Local scientists hope over 14,000 pounds of oysters put into local waters will help environment, economy

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SNEADS FERRY, N.C. (WNCT) — Just one oyster is able to filter 50 gallons of water in one day. After putting in 14,000 pounds of them into New River this week, local scientists believe the effects will help the environment and the economy as well. 

“If each one of these oysters grows to adulthood, the filtration capacity — if that’s assuming 50 gallons per day per oyster — you’re talking about upwards of 700 million gallons of water filtered per day,” said marine scientist James Hargrove. 

Hargrove said that efforts like this will benefit the river in the long run. 

“Oysters are a filter-feeding organism,” said Hargrove. “So what they do when they’re eating is they’re pulling algae and other materials from the water and eating that and by doing that, they’re cleaning the water.” 

Not only are they filtering the water, but they’re also giving habitat for other marine life.  

“They’re also providing habitat for other critters such as shrimp, crabs and fish, so essentially they’re a keystone species that’s going to provide habitat and filtration for the water,” said Hargrove.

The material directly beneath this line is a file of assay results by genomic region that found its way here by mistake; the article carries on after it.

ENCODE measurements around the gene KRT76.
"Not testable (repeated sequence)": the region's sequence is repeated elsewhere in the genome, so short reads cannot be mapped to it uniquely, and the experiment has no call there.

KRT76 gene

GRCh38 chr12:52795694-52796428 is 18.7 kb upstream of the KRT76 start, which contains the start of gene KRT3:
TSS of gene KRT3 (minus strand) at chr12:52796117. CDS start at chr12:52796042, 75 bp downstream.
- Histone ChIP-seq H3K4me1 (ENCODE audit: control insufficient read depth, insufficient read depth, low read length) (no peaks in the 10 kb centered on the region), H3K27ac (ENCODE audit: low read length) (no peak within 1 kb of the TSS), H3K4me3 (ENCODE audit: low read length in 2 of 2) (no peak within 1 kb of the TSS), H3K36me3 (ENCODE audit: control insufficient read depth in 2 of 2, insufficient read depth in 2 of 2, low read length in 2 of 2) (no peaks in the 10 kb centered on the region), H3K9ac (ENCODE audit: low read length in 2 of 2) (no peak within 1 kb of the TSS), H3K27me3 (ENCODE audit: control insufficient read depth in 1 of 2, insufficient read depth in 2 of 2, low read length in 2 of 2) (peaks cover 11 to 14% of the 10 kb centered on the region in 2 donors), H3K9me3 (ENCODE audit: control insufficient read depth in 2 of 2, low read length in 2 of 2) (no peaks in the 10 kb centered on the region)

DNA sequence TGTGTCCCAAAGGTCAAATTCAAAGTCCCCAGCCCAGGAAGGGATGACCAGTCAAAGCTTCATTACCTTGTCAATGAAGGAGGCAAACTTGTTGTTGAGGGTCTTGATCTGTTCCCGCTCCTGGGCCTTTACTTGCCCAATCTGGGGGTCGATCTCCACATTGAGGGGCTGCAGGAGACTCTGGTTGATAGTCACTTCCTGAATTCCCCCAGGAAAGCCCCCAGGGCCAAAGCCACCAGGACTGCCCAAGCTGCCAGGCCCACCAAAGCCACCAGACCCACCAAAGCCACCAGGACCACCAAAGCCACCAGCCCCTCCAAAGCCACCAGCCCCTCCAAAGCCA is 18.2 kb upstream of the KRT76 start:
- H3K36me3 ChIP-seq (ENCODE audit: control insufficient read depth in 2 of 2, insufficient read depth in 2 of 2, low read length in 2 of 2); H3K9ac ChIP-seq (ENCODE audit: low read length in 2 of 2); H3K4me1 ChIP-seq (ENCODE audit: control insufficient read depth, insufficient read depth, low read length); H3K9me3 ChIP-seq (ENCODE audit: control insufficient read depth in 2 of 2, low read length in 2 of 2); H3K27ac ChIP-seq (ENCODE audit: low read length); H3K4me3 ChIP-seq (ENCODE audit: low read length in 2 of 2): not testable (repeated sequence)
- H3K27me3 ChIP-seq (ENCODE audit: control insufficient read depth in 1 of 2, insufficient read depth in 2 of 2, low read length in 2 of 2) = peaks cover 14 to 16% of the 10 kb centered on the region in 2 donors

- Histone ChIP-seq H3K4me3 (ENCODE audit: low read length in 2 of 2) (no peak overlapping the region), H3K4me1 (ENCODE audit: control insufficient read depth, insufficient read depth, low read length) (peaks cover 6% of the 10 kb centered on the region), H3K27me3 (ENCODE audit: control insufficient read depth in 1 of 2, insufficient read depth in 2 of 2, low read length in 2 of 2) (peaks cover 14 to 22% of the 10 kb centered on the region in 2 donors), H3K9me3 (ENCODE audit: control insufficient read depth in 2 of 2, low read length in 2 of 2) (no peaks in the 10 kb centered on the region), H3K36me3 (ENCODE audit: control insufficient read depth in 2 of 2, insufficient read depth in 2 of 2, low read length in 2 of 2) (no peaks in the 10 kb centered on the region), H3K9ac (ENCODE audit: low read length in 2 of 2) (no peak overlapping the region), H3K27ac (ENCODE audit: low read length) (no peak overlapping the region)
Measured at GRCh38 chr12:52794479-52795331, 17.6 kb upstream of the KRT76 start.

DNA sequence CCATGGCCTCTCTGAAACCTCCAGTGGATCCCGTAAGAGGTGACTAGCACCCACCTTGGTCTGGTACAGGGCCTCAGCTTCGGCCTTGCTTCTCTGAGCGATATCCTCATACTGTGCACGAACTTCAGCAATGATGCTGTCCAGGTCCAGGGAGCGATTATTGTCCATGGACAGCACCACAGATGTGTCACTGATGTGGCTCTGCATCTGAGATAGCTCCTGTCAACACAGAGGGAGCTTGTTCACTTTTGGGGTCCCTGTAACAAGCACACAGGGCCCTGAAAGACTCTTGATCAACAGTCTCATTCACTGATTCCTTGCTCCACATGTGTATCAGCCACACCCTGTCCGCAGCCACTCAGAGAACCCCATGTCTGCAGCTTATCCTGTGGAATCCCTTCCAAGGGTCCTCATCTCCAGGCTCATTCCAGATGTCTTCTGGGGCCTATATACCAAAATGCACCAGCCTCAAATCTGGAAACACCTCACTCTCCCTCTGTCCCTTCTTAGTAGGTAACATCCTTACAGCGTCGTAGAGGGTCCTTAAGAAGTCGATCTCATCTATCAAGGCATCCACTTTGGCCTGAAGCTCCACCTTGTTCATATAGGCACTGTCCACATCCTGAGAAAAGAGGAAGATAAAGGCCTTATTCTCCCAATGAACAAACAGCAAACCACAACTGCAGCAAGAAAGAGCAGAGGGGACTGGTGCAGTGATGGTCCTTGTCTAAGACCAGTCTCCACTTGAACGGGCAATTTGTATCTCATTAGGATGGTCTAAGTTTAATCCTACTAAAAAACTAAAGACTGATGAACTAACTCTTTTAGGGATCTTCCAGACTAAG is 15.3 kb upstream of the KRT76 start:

The oysters came from Williston, a small location in Carteret County. This was all a collaborative effort between oyster farmers, the Division of Marine Fisheries and the North Carolina Sea Grant. 

“The idea is that these will grow a reef and they will be able to spawn and reproduce and help see the area with more oysters,” said Hargrove. 

Clutch planting biologist Abby Williams said all of this will have an impact on the local economy as well. 

“Eventually they will be able to be harvested by oystermen, so that will be money going back into the local economies and feeding the people,” said Williams. 

Williams also said they have built reefs like this in the past to help the environment.  

“We do cultch planted reefs, which are reefs that are built with small pieces of generally limestone marl, sometimes we’ll do them with oyster shells,” said Williams. 

She estimates the reef will be ready for harvesting in about a year. Until then, the oysters will be doing their thing. 

“It’s been a lot of people working together to sort of make this happen, and it’s been pretty good so far, it’s been pretty successful,” said Williams. 

Williams pointed out they are going to see how the current reefs are doing before they decide if they’re going to continue with this project in other locations.  

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